Subjects and Methods Top


This was a cross-sectional study conducted with a sample size of 227 (rounded off to 250) estimated using a prevalence of 49.5% of physical inactivity among health care providers and an absolute precision of 6.5%,[12] in a tertiary care medical college hospital. The selection of study subjects was done using a stratified random sampling technique. The sampling frame was created by making a list of all doctors and nurses, in the age group of 18–65 years, working in the medical college hospital for at least the past 1 year. There were 252 doctors (50.4%) and 248 nursing staff (49.6%) that fulfilled the inclusion criteria. Hence, a total of 126 doctors from the list of 252 doctors and 124 nurses from the list of 248 nurses were randomly selected.

Data were collected between June and August 2013. Visiting consultants and doctors and nurses who joined within 1 year of the start of data collection and those of over 65 years of age were excluded from the study.

Each study subject was approached, and a written informed consent was obtained for the study. A questionnaire was developed specifically for the purpose of this study, comprising questions pertaining to the sociodemographic characteristics of the study population as well as lifestyle-related risk factors including unhealthy dietary practices, physical inactivity, tobacco use, and alcohol consumption. Scoring of the risk factors was done using the scoring system described by Deb and Dasgupta.[13] Accordingly, all identified risk factors were grouped into three broad groups, namely, general risk group, physical activity risk group, and dietary risk group and all three groups were scored separately. For the final risk analysis, in the present study, the risk scores in each of the three groups were categorized based on tertiles into low risk (lowest tertile), moderate risk (middle tertile), and high risk (highest tertile). Confidentiality was maintained at each phase of the study. The Institutional Ethical Review Board approved the study. Data were entered on and analyzed using Microsoft Excel spreadsheet. Descriptive statistics and Chi-square analysis were used to analyze the data. The risk was measured as a categorical variable. Multiple logistic regression analysis was carried out with risk category as the dependent variable, and the sociodemographic variables namely age, gender, and occupation type as independent variables to estimate adjusted odds ratios. A P </i> 0.05 was considered to be statistically significant for all analyses.


  Results Top


Of the 250 study participants, 126 were doctors (50.4%) and 124 were nurses (49.6%). Mean age of the study population was 35.132 (±11.59) years. The mean age of the doctors was 40.84 (±11.767) while the mean age of the nurses was 29.30 (±8.223) and this difference was statistically significant (t = 8.9749; df = 248; P < 0.0001). Over two-thirds of the study subjects were females (68.4%) while 31.6% were males. More than two-fifths of the study population had completed postgraduation (42.4%), followed by diploma (24.8%), graduation (24.8%), and doctorate (8%). Almost half the study population comprised staff nurses (44.4%), followed by professors (17.2%), consultants (16%), tutors (14.8%), assistant professors (10.4%), associate professors (6.4%), and nursing supervisors (5.2%).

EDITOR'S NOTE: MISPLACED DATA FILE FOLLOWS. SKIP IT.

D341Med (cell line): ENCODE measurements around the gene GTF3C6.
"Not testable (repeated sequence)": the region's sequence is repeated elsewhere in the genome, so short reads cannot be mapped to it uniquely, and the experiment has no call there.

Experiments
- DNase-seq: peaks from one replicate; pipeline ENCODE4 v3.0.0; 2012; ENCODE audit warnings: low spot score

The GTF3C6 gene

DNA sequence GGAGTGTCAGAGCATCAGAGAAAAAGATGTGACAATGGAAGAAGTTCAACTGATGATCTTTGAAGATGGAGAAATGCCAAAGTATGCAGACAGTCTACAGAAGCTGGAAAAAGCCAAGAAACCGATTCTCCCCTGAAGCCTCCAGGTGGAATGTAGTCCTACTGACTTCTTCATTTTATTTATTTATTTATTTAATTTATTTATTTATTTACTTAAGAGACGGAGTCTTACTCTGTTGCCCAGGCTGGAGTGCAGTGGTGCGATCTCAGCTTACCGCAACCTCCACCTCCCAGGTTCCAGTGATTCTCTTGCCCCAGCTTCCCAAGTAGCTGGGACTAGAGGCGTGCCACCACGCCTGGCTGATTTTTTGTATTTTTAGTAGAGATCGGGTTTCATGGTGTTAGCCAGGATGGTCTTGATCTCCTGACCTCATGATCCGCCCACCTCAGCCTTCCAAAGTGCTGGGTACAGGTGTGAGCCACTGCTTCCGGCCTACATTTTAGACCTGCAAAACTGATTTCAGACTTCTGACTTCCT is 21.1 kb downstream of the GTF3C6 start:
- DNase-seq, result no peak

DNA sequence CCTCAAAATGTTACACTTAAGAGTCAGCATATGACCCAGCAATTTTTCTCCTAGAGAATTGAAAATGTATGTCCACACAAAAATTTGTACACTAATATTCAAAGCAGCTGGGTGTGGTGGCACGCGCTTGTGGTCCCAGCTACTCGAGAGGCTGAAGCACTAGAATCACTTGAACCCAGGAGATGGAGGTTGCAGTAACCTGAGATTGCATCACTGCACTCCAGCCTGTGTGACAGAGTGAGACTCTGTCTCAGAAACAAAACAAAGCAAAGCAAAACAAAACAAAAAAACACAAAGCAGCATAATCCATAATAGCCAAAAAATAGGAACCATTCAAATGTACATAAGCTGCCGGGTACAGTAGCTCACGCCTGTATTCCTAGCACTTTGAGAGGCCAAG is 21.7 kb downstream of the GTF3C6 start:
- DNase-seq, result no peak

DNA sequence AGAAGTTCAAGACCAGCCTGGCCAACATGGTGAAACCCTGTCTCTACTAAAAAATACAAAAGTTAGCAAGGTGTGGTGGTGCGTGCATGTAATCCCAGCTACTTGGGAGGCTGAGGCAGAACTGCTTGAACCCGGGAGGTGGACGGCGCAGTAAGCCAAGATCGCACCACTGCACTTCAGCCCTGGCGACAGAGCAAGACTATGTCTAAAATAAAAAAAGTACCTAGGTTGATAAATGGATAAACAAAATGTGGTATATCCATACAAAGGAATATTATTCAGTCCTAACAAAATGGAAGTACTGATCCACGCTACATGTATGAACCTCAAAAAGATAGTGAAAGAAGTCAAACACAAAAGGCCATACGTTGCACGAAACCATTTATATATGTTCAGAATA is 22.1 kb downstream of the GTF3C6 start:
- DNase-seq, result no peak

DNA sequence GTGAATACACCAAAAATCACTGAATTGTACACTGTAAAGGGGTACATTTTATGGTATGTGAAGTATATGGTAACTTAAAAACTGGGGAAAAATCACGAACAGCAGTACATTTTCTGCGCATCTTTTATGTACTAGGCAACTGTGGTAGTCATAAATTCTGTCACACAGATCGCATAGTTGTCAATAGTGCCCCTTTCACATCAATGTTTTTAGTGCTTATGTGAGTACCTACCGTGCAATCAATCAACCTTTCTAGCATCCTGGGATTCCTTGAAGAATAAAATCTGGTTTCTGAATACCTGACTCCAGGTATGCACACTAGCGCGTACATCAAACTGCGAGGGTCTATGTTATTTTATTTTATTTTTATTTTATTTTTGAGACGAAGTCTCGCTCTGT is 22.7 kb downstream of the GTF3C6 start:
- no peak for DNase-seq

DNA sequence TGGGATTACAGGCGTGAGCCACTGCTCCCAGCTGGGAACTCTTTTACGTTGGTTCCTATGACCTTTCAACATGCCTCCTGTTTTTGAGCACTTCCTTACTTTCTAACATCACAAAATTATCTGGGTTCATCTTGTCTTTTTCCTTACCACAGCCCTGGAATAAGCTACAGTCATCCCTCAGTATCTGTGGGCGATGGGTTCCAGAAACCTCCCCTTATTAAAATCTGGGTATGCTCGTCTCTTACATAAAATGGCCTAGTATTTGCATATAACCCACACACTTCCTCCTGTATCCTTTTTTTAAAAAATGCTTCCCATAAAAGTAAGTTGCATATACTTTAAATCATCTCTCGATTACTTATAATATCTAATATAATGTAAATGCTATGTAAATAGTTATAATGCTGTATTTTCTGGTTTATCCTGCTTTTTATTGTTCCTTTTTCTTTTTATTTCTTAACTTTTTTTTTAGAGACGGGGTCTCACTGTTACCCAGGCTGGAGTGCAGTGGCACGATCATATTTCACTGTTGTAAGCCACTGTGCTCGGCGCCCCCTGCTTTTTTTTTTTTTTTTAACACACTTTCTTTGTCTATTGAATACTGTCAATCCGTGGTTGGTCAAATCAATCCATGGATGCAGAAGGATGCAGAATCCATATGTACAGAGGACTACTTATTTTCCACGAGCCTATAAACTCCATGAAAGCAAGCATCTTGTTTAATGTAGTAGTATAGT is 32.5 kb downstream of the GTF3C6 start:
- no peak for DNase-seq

The maximum attainable score in the general risk category was 14; a score of ≤2 was considered low risk, a score of 3 was a moderate risk, and a score of ≥4 was high risk. We found that 31.2% of the subjects were at high risk, 14.8% were at moderate risk, and 54% were in low risk [Table 1]. The mean general risk factor score was 2.88 (±2.14). Advancing age, male gender and being a doctor were associated with higher risk and the associations were statistically significant [Table 1]. On doing the multivariate logistic regression analysis with general risk as the dependent variable and age, gender, and occupation type as independent variables, it was found that age group and occupation type were statistically significantly associated with having high general risk for CVDs (P < 0.0001 and P = 0.003, respectively) while gender did not influence this outcome (P = 0.232).
Table 1: Distribution of the study population by general risk categories and age, gender, and occupation

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The maximum attainable score for physical activity risk was 12; a score of ≤7 was considered low risk, a score of 8 was a moderate risk, and a score of ≥9 was high risk. We found that 30.4% of the study subjects were at high risk, 24.8% were at moderate risk, and 44.8% were at low risk for CVDs [Table 2]. The mean physical activity risk score was 7.73 (±1.51). Advancing age, female gender and being a doctor were associated with higher risk and the associations were statistically significant [Table 2]. The multivariate logistic regression analysis with physical activity risk as the dependent variable and age, gender, and occupation type as independent variables revealed that all the three covariates were associated with having a high physical activity risk for CVDs (P = 0.01, P = 0.015, P = 0.006, respectively).
Table 2: Distribution of the study population by physical activity-related risk categories and age, gender, and occupation

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The maximum attainable score for dietary risk was 4. A score of ≤1 was considered low risk, a score of 2 was moderate risk, and a score of ≥3 was high risk. Only 14.4% of the study subjects were at high risk while 40.4% were at moderate risk and 45.2% were at low risk for CVDs [Table 3]. The mean dietary risk factor score was 1.62 (±0.92). Again, advancing age, male gender, and being a doctor was associated with higher risk and the associations were statistically significant [Table 2]. The multivariate logistic regression analysis with dietary risk as the dependent variable and age, gender, and occupation type as independent variables, showed that age group and gender were statistically significantly associated with dietary risk for CVDs (P = 0.012, P = 0.036, respectively) whereas occupation type was not statistically significant.